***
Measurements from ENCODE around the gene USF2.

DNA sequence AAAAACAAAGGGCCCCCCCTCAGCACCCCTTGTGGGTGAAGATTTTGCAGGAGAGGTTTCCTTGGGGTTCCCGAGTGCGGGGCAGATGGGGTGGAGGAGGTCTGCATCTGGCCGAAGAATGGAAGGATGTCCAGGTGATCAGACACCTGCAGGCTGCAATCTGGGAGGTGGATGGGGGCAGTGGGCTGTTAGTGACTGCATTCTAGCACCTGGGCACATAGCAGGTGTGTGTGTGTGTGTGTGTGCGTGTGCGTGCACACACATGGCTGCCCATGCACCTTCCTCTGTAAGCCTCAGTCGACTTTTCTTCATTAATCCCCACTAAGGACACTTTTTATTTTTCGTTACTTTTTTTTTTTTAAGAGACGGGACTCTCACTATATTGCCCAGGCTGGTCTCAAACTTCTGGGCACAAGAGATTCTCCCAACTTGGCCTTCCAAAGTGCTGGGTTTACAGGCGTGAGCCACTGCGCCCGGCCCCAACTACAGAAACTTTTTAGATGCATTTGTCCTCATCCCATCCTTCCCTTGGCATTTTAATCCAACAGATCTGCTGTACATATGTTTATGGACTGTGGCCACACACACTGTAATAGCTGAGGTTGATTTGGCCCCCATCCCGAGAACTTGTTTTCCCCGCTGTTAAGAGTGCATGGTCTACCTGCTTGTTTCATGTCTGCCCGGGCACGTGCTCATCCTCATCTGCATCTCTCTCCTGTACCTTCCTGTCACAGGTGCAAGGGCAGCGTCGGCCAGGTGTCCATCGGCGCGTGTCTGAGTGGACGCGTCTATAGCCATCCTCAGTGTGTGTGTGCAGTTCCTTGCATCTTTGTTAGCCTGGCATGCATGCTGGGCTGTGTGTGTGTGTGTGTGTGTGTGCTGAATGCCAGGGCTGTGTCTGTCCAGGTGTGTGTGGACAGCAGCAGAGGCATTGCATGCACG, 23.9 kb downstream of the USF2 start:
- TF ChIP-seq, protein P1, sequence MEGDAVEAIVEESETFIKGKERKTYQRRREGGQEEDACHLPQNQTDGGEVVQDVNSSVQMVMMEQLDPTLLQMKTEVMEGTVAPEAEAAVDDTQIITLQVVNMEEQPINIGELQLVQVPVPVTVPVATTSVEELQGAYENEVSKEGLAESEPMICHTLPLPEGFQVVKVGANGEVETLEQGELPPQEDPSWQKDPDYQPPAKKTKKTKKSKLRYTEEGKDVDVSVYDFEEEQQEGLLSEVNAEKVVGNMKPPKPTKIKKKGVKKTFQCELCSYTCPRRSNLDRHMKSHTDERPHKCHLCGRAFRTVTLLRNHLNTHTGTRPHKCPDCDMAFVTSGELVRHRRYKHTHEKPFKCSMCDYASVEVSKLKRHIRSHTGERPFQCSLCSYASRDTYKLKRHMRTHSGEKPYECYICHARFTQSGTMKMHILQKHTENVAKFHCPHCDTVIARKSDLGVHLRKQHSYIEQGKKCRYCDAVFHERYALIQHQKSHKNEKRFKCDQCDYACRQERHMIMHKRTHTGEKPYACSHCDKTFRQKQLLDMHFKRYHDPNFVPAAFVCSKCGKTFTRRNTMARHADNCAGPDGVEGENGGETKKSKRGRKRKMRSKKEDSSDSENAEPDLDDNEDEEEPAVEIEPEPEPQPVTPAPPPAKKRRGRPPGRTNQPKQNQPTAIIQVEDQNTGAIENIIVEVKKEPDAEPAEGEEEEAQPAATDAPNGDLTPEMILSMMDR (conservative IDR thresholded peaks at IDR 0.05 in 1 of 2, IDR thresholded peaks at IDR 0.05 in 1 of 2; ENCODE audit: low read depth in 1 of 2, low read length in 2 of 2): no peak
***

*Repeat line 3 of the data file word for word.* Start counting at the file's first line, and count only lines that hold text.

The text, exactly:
- TF ChIP-seq, protein P1, sequence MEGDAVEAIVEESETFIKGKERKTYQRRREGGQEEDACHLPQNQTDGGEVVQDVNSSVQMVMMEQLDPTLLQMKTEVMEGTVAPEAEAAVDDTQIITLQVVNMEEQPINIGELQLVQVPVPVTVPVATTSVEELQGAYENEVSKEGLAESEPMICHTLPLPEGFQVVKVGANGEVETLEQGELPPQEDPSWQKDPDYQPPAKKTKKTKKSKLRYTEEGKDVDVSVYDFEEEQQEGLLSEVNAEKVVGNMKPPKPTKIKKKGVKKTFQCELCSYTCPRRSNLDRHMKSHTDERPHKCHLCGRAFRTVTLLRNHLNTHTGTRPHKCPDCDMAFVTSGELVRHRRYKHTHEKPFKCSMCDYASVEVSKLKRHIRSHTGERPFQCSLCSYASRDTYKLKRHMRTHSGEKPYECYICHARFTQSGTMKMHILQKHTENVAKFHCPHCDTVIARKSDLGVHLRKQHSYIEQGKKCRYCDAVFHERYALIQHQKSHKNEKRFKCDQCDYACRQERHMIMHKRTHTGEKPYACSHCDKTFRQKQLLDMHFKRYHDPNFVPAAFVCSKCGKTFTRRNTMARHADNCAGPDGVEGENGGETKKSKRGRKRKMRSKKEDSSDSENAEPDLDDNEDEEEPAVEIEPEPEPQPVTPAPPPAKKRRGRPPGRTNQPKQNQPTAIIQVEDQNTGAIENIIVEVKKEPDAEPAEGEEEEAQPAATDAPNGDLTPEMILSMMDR (conservative IDR thresholded peaks at IDR 0.05 in 1 of 2, IDR thresholded peaks at IDR 0.05 in 1 of 2; ENCODE audit: low read depth in 1 of 2, low read length in 2 of 2): no peak